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  • Bike Paths in Southern California

    Any bike enthusiasts on MiceChat?

    Here is a map of LA and Orange County's bike path system.
    Bike Paths - L.A. Bike Paths

    As part of the Universal Evolution plan, the studio will donate land along the Los Angeles river as well as "$13.5-million toward a 6.4-mile stretch of bike path between Whitsett Avenue in Studio City to Griffith Park at Riverside Drive."

    NBCUniversal Puts $13.5 Million Toward L.A. River Bikeway | River Notes | Confluence | KCET

  • #2
    Re: Bike Paths in Southern California

    I haven't taken my bike to OC yet, but I definitely like the addition of more bike paths! I've done some big-group bike rides in LA but haven't dared go by myself yet. When I go downtown I use the subways or I walk.
    I pledge allegiance to the Earth, one planet, many gods, and to the universe in which she spins.

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    • #3
      Re: Bike Paths in Southern California

      Well the current trend is to develop bike lanes and it's encouraging not only people to get out of their cars, but also it gets them into stores.

      Bike lanes led to 49% increase in retail sales - Boing Boing

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      • #4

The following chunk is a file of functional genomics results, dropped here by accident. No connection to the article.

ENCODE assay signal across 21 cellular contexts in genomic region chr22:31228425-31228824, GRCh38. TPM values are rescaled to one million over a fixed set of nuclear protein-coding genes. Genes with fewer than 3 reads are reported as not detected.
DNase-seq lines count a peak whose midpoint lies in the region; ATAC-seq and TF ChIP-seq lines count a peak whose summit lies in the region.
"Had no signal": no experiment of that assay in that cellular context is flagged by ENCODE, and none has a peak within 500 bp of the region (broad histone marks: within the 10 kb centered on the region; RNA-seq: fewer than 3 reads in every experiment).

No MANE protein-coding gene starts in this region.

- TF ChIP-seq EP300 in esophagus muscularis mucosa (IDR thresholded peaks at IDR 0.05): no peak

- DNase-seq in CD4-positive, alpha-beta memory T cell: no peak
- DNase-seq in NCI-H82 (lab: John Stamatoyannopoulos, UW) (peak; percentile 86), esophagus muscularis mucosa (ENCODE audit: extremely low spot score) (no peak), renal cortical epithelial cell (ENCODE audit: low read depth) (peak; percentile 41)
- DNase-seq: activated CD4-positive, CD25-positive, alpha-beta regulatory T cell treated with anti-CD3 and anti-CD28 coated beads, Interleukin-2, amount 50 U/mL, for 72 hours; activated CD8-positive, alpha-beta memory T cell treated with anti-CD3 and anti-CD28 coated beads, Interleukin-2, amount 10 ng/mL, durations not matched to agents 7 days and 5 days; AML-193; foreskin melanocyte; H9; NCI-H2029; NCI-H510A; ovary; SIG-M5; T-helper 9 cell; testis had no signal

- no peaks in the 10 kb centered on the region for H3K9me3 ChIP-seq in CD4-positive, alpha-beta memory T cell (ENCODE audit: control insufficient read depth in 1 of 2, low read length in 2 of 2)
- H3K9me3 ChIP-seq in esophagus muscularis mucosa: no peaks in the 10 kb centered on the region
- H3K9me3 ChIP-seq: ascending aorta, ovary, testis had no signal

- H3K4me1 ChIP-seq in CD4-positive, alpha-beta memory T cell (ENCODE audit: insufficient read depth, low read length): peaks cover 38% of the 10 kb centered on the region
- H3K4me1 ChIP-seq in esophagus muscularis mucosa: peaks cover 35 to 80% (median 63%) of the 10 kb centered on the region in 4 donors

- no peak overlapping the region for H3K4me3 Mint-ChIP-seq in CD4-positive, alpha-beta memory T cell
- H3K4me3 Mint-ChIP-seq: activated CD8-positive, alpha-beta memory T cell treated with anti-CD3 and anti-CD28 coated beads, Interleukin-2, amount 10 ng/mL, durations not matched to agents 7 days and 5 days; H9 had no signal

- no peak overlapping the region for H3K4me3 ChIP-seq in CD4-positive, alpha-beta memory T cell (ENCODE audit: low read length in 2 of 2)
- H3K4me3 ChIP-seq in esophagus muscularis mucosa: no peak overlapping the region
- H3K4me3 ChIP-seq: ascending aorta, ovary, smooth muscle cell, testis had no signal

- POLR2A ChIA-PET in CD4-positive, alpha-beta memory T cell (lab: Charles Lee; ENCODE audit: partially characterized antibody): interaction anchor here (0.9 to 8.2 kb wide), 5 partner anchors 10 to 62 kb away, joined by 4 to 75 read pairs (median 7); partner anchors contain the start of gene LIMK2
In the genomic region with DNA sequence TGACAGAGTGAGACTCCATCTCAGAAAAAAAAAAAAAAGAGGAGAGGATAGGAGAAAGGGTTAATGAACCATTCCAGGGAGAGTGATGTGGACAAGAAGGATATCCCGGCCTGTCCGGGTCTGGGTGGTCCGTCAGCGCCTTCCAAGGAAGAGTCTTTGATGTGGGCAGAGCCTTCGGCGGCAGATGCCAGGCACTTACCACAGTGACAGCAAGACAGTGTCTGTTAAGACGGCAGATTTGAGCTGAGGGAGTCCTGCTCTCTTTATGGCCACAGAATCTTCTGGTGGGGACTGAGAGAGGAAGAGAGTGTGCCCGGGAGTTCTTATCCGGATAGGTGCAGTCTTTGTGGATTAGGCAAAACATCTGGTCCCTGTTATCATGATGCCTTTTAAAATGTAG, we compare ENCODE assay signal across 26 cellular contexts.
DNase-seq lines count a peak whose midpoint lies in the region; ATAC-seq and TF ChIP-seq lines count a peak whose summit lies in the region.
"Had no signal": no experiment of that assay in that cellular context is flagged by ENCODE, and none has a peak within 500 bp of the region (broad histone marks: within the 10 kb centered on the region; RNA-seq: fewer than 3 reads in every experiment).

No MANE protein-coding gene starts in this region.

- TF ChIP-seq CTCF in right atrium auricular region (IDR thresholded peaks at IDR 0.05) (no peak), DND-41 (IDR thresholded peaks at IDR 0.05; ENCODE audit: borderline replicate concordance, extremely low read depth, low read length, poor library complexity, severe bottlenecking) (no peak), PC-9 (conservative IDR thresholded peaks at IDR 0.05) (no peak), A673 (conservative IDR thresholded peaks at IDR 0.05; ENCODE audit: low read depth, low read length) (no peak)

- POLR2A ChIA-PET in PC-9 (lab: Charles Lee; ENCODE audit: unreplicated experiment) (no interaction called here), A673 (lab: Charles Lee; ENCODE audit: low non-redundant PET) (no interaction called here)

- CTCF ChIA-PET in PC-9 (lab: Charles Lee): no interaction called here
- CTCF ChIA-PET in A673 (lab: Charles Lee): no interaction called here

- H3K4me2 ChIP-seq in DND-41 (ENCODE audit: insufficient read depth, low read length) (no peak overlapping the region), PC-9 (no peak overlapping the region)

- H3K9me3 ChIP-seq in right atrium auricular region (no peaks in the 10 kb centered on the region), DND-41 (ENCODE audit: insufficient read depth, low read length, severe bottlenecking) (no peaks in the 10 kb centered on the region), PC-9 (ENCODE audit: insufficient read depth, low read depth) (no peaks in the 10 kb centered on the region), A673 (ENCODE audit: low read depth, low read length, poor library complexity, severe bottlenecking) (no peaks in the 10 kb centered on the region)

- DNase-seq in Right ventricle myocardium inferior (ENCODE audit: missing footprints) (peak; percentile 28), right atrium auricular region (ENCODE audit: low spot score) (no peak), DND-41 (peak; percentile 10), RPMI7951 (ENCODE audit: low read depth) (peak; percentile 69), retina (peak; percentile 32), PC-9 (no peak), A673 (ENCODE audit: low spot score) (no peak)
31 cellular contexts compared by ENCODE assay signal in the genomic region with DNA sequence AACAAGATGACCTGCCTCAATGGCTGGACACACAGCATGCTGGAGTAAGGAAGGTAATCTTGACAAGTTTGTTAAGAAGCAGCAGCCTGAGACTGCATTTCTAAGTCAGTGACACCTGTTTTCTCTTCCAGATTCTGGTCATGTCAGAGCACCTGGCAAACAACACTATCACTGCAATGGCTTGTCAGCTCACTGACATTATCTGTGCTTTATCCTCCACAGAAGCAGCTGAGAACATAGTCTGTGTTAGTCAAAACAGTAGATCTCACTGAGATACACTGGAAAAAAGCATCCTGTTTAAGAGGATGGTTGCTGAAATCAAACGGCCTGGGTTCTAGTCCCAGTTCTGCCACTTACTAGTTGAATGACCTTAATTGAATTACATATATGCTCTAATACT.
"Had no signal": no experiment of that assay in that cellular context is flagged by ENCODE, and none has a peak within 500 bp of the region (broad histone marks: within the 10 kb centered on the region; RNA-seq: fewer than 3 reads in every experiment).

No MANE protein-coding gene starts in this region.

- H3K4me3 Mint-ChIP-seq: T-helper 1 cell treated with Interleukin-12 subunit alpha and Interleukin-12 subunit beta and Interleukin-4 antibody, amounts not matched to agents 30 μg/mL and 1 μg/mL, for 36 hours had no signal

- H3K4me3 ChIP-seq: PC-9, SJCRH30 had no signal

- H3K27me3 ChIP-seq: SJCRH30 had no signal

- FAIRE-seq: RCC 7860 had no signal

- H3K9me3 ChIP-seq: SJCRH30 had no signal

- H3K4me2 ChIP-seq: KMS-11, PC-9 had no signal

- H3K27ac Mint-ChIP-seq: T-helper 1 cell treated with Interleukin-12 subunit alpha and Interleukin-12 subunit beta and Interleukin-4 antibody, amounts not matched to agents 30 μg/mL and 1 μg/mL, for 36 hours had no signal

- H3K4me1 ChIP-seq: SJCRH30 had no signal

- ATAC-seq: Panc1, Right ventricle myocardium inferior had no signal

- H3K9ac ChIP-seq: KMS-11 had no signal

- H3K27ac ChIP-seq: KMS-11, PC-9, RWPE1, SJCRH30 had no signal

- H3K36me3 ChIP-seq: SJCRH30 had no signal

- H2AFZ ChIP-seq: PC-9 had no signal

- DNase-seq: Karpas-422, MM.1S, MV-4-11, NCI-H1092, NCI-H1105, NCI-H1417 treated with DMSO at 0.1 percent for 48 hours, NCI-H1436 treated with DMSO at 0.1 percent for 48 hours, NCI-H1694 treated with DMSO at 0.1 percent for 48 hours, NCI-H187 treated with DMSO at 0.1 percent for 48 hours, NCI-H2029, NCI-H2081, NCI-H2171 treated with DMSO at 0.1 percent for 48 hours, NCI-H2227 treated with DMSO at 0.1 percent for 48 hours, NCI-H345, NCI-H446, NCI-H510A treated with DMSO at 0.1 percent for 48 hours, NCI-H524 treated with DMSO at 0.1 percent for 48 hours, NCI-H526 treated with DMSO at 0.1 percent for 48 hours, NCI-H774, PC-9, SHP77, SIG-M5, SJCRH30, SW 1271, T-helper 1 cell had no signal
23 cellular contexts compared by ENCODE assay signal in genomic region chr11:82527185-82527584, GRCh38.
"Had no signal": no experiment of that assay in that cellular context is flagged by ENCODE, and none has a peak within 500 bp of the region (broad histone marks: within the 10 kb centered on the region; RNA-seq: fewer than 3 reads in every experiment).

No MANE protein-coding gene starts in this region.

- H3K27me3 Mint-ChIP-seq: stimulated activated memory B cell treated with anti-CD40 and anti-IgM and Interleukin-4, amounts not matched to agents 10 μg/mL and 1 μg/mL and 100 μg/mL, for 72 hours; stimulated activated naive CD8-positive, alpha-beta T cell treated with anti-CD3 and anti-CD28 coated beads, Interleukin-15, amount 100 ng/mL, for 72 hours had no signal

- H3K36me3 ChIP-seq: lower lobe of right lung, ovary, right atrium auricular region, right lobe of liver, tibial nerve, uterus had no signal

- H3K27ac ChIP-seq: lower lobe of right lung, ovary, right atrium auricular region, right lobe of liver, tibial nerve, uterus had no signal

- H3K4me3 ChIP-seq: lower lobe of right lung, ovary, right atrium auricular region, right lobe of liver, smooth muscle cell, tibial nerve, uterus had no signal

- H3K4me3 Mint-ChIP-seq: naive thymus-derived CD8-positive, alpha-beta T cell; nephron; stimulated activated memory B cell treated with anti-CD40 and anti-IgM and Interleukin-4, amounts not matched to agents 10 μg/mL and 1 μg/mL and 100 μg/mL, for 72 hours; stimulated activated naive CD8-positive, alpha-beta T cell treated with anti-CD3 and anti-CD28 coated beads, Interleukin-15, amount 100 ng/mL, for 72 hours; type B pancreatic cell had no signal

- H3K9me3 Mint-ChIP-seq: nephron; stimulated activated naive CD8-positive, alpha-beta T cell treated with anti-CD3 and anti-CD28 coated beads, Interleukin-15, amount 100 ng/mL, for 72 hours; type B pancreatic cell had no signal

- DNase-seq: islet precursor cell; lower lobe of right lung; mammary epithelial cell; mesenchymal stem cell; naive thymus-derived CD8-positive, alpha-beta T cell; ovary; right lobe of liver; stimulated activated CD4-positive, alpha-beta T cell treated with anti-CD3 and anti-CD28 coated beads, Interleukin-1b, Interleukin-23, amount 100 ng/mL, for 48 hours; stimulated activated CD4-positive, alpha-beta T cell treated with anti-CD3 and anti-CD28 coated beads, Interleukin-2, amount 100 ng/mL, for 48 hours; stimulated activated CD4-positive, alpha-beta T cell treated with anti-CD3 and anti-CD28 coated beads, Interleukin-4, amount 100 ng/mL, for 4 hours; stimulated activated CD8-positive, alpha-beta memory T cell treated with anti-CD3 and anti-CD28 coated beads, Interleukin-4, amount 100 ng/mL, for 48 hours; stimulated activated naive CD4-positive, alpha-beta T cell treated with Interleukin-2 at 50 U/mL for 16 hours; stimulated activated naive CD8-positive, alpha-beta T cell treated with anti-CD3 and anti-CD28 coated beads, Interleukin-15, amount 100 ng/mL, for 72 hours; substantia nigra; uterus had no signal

Re: Bike Paths in Southern California

        LA's 10 Most Bike-Friendly 'Hoods Are Mostly on the Westside

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        • #5
          Re: Bike Paths in Southern California

          Yeah, well, it's a lot easier to stop and shop when you don't have to worry so much about parking.
          I pledge allegiance to the Earth, one planet, many gods, and to the universe in which she spins.

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          • #6
            Re: Bike Paths in Southern California

            Is Anaheim bike-friendly? Does the Disneyland Resort provide any bike lockers or even bike stands? If you took Metrolink down to Fullerton or Anaheim, is it easy enough to get to the parks on your bike? I've never tried it.

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            • #8
              Re: Bike Paths in Southern California